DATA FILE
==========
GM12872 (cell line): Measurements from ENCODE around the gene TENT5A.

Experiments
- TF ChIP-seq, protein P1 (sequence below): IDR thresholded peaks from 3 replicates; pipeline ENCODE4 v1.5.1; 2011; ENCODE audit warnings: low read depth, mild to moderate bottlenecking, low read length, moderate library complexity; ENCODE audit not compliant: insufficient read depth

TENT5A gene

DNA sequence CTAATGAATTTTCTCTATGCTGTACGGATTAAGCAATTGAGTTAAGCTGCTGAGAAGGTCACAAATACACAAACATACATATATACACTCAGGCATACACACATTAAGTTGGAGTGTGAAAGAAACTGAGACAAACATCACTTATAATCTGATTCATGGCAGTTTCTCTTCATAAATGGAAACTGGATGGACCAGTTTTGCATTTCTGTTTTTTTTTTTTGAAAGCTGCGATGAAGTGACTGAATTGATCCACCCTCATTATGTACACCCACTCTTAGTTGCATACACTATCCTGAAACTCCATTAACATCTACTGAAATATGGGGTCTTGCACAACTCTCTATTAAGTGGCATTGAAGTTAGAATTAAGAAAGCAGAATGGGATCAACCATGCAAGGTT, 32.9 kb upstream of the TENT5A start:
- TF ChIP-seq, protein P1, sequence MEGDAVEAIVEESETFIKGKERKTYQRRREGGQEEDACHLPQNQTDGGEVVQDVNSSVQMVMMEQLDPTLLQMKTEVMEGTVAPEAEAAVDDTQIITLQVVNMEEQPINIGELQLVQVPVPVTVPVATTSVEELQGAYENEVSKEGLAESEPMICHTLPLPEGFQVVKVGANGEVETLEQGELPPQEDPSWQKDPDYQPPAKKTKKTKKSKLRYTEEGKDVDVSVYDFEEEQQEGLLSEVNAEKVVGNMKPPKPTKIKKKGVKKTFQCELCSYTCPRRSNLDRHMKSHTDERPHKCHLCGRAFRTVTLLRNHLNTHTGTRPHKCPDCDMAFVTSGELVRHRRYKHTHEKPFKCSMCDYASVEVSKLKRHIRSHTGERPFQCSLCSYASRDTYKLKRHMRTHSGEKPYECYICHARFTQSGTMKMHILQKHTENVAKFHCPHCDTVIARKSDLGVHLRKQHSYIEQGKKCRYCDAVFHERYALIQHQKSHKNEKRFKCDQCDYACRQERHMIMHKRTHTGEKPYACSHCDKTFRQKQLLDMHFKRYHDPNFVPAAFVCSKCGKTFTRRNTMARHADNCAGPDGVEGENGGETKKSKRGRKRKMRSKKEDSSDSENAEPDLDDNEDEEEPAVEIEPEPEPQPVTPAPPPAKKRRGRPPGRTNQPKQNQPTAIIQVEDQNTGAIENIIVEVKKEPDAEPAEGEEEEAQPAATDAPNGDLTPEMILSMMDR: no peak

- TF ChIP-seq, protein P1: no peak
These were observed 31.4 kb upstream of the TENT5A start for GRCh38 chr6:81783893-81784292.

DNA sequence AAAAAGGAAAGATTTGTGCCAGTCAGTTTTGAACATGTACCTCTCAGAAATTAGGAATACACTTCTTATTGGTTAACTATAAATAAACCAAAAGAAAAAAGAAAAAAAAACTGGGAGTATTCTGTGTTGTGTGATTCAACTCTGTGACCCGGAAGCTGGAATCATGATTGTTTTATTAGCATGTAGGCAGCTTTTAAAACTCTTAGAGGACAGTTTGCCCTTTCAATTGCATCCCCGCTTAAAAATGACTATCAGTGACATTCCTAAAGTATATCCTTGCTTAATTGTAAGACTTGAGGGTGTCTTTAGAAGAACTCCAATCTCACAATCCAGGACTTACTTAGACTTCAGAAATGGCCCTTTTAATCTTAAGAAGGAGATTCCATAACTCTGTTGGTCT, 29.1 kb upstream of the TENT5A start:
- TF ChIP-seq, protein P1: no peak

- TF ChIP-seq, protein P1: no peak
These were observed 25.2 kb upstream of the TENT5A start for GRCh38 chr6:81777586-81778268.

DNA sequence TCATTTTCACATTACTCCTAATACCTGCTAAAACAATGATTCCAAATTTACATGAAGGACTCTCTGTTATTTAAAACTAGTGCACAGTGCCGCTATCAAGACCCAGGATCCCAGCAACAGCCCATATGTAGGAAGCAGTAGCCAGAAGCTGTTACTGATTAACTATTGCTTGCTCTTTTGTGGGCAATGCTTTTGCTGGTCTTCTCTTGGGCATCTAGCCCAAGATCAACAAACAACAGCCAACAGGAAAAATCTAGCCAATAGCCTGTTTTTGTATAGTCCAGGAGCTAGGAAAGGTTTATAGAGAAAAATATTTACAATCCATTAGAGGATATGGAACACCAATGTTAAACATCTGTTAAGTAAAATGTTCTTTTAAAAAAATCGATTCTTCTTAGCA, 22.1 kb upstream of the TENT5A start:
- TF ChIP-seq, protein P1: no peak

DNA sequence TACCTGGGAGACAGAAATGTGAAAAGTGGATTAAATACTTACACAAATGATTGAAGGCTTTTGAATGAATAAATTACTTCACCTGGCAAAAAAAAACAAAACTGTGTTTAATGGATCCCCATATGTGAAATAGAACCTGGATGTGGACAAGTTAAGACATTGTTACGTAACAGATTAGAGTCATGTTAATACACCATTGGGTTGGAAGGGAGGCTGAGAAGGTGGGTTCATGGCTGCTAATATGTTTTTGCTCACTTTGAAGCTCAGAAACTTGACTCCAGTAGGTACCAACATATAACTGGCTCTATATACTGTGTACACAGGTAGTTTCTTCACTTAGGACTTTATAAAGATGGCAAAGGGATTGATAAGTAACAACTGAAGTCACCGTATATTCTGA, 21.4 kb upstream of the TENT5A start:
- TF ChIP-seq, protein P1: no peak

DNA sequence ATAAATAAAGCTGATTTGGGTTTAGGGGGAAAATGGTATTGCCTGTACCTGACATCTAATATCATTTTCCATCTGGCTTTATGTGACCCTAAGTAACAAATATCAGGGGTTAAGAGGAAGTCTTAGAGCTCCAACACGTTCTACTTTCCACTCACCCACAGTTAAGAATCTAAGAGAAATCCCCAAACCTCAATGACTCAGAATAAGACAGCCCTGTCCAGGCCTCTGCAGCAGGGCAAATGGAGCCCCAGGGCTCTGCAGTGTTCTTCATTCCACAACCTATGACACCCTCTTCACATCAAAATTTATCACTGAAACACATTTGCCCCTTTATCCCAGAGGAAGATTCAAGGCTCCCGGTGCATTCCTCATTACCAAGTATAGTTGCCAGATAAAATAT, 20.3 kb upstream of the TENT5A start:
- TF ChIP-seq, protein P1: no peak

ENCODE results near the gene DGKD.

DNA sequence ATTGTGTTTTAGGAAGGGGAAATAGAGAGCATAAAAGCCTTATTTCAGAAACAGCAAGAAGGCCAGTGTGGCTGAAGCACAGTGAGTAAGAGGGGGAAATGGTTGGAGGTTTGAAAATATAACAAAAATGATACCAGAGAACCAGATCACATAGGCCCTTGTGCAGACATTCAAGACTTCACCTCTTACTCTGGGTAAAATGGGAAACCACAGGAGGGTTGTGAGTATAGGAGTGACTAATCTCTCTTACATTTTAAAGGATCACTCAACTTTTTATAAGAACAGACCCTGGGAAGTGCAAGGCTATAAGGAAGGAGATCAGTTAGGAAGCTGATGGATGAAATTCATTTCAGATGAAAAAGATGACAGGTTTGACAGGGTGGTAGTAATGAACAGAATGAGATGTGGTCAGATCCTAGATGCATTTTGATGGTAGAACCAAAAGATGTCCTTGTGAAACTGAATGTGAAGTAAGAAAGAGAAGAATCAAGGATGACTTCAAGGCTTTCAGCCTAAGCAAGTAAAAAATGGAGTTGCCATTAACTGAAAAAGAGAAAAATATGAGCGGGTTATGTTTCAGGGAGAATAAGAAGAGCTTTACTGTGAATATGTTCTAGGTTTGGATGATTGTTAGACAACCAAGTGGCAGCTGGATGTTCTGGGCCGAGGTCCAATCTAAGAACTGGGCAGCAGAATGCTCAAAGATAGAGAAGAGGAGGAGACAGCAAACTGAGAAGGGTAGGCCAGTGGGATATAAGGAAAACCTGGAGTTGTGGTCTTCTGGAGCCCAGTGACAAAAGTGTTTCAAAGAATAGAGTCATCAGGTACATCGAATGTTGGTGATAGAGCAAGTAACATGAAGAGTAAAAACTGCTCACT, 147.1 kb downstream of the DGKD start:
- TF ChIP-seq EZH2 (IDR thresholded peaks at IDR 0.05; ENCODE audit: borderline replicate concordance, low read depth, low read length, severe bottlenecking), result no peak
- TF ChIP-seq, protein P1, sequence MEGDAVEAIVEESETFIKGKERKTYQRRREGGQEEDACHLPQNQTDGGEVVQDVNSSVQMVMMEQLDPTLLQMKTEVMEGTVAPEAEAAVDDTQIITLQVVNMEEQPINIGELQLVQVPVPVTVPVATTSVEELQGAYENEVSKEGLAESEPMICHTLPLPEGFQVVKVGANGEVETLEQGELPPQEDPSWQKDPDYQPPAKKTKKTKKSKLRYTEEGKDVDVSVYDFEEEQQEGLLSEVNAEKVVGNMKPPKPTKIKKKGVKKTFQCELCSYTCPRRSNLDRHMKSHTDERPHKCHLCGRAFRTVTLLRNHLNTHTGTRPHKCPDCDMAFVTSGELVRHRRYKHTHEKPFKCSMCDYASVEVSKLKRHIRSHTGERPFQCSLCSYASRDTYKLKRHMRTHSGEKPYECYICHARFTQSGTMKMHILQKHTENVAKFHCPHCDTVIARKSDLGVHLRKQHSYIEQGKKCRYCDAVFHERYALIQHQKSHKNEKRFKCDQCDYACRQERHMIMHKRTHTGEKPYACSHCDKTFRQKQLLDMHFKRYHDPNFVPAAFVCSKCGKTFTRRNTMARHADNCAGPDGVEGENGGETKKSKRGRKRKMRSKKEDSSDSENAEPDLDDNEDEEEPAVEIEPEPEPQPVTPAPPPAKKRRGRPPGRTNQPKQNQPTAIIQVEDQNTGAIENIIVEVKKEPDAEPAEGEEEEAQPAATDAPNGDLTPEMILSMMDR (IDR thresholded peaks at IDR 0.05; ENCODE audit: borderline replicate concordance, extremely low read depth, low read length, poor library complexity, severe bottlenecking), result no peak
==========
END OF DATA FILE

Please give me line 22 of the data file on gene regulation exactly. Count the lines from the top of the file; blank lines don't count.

- TF ChIP-seq, protein P1, sequence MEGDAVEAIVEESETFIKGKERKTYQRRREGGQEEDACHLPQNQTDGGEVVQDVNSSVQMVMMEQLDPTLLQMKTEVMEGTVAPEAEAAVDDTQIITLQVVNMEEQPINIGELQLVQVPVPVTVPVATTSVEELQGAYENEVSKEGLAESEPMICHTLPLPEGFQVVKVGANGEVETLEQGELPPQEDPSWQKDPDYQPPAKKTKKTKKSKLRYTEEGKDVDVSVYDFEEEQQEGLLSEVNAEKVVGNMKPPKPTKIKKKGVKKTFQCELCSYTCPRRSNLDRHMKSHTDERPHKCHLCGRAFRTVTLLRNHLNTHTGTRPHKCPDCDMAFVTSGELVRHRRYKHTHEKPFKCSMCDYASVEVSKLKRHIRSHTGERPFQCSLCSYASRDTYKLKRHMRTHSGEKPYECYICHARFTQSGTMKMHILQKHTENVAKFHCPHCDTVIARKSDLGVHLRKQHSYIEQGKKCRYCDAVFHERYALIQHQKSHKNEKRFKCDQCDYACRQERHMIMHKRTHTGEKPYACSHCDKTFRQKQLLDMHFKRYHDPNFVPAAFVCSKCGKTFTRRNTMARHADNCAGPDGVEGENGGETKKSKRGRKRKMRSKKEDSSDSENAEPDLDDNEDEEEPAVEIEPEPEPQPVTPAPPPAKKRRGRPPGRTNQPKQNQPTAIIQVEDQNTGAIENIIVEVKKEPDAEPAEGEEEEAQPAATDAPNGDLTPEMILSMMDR (IDR thresholded peaks at IDR 0.05; ENCODE audit: borderline replicate concordance, extremely low read depth, low read length, poor library complexity, severe bottlenecking), result no peak